IoT seems like the next big thing to have if you own your own home. If you rent, or plan to sell your home, de-installing or releasing all the appliances you can't take with you seems like a big pain. Across-the-internet owner validation is a whole new security challenge. But once IoT is essentially commoditized, it will be everywhere.
I agree Max. That's why you and I need to form a company to make the next big widget. How about a high tech doorbell or an electronic welcome mat. That should be worth a couple billion, don't you think?
FYI: Business Insider reports: "In this case, hackers broke into more than 100,000 everyday consumer gadgets, such as home-networking routers, connected multi-media centers, televisions, and at least one refrigerator, Proofpoint says. They then used those objects to send more than 750,000 malicious emails to enterprises and individuals worldwide."
Over-paying for something is just a sign of how much you value it. Google clearly sees Nest Labs as an opportunity to enter a completely new space. They want to open it up forceably and create an enduring legacy for themselves. This is an area that has gone fairly untouched to this point. I don't think that over-paying in this case is unreasonable--unless you by definition say that over-paying is paying an unreasonable amount.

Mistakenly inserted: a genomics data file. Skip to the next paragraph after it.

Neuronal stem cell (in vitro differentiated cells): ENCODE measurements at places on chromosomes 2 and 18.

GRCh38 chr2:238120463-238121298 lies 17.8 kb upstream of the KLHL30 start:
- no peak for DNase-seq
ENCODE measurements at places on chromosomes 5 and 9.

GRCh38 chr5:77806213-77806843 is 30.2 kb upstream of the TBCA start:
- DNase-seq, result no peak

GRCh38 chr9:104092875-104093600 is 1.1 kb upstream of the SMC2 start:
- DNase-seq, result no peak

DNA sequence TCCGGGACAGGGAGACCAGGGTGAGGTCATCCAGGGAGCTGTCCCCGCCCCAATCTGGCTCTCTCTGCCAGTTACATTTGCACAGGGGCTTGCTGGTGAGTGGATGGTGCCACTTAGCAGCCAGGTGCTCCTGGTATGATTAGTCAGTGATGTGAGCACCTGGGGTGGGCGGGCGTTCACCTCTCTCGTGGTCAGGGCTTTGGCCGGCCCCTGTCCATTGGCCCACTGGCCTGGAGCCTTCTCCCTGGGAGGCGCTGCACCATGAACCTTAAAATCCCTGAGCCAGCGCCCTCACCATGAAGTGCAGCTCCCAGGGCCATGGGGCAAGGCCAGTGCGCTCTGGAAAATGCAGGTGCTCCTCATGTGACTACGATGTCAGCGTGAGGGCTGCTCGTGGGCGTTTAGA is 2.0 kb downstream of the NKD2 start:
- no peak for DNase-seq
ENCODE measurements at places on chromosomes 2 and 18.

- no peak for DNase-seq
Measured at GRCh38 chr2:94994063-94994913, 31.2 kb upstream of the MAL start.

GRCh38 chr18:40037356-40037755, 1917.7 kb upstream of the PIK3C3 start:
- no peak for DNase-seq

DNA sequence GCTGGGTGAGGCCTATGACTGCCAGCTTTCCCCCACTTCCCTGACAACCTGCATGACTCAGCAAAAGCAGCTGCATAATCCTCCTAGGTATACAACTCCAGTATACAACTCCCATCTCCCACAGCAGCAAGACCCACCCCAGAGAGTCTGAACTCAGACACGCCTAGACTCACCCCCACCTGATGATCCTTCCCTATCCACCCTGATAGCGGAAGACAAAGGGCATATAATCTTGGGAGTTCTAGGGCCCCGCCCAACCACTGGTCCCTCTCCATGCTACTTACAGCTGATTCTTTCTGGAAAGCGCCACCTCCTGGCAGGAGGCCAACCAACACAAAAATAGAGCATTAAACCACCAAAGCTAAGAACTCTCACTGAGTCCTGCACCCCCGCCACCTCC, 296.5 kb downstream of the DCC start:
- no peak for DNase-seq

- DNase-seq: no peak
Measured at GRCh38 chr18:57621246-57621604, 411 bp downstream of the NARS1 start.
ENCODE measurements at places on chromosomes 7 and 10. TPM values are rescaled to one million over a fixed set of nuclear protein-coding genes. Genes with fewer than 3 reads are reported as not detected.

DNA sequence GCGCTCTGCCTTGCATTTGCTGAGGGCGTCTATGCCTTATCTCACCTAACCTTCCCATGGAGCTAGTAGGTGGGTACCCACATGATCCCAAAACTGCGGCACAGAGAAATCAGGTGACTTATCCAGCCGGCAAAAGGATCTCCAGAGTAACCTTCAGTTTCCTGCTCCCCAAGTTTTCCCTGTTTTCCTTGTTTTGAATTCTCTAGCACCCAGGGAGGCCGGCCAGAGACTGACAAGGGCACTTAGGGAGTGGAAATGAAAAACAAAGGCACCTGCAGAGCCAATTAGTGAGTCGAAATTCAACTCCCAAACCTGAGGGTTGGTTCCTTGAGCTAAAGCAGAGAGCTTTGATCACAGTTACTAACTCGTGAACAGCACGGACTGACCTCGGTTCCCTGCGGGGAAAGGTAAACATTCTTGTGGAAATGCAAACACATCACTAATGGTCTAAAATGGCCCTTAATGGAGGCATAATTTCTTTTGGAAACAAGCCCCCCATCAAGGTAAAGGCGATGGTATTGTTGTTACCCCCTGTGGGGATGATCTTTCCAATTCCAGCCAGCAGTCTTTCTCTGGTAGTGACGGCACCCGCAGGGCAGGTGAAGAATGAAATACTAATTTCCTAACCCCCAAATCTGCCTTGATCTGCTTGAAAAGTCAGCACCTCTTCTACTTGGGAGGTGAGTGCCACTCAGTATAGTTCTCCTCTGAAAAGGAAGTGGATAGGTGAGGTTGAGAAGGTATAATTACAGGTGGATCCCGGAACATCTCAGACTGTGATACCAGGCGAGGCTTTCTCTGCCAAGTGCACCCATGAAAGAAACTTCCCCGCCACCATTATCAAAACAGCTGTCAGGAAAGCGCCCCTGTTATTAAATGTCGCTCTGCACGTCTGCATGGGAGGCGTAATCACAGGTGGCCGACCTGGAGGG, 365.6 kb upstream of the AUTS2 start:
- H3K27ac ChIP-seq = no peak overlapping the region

What are the engineering and design challenges in creating successful IoT devices? These devices are usually small, resource-constrained electronics designed to sense, collect, send, and/or interpret data. Some of the devices need to be smart enough to act upon data in real time, 24/7. Specifically the guests will discuss sensors, security, and lessons from IoT deployments.